Postmaster Best Practice Guidelines

This page contains AOL's best practice guidelines for email senders. While following all these guidelines will not guarantee that your email will be delivered, it should decrease the incidence of your email being misidentified as unsolicited bulk email (spam).

Best Practice Guidelines

  • Any email sent to AOL members must conform to AOL's Bulk Communications Policy
  • All email must be RFC compliant (please refer to
    http://www.rfc-editor.org for more information about RFCs pertaining to email).
  • All email servers connecting to AOL's relay servers must have valid reverse DNS entries (i.e. all sending IP addresses must have active corresponding domain names in DNS).
  • All email servers connecting to AOL's email servers must be secured to prevent unauthorised use (they may not be an open proxy or an open relay).
  • Connections from dynamically assigned IP addresses (dial-up accounts) will not be accepted to AOL's relay servers.
  • Organisations may not hardcode AOL's MX records into their configuration files.
  • Organisations must immediately unsubscribe any AOL email addresses that receive a permanent failure email bounce from AOL's mailer-daemon.
  • Any URL or link contained in your email should contain a domain name. For example, a link to http://127.0.0.0/mail.htm is confusing and might not be recognised by your recipient.
  • Please avoid the use of virtual servers in your links if possible.

Additional Best Practices Guidelines for Commercial Email

  • Organisations must not do anything that tries to hide or forge the sender of the email and the sending site of the email.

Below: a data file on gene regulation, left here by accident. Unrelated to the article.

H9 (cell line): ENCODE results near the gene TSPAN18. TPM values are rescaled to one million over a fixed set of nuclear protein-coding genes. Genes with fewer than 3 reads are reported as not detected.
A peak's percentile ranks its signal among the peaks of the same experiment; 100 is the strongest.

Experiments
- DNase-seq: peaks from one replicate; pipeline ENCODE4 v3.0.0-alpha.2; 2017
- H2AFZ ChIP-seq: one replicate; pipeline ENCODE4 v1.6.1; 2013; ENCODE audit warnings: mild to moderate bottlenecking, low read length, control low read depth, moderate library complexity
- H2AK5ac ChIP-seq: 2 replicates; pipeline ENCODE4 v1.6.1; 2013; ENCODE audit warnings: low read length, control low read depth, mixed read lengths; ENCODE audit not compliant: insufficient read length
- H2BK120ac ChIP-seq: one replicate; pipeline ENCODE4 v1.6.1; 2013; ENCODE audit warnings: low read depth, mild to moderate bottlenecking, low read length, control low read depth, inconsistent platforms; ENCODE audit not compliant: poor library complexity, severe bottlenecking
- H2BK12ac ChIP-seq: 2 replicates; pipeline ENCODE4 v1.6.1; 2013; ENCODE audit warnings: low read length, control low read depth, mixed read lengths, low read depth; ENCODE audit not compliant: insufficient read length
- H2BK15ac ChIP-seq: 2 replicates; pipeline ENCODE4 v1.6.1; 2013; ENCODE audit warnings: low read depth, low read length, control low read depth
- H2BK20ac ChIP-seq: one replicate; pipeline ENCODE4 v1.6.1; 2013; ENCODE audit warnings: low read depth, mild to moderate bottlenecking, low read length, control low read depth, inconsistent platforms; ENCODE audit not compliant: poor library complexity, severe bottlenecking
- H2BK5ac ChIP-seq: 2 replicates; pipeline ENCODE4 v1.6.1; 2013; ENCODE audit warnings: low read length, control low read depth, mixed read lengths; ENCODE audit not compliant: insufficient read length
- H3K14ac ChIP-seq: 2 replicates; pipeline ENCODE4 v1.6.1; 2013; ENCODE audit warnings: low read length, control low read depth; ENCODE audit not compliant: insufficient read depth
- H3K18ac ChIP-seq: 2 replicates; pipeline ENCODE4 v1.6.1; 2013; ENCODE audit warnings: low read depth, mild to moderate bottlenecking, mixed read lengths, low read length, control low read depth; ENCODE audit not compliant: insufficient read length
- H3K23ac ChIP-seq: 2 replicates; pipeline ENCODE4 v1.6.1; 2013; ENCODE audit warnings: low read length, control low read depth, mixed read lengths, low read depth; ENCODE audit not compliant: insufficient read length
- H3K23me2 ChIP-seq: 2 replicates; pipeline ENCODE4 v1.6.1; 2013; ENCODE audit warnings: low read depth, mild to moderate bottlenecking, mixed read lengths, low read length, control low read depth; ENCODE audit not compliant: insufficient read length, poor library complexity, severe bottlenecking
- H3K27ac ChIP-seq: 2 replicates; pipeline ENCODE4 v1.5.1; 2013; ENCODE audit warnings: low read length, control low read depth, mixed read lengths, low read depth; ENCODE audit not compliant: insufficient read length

• Each mailing should specifically state how the AOL members' email addresses were obtained (i.e. purchase from Acme tools, sign up for travel discounts, etc.) and must state whether this is a one-time mailing or a reoccurring mailing. Additionally, such details as the date and time when the email address was obtained, along with the IP address, must be available upon request.
  • All mailing should contain simple and obvious unsubscribe mechanisms. While we recommend that this be in the form of a (working!) link to a one-click unsubscribe system, a 'reply to:' address may also be used. In this case we require that the address receiving those replies be valid.
  • All email must have valid non-electronic contact information for the sending organisation in the text of each email (phone number, physical mailing address, etc.). If this is not readily feasible, there must be a link in each email to such information on the sending organiation's website.
  • Senders should ensure that the sender email address and subject line wording are not likely to confuse the recipient into reporting as spam email from a source to which they have opted in. Clear and obvious wording will help the recipient distinguish legitimate emails from spam.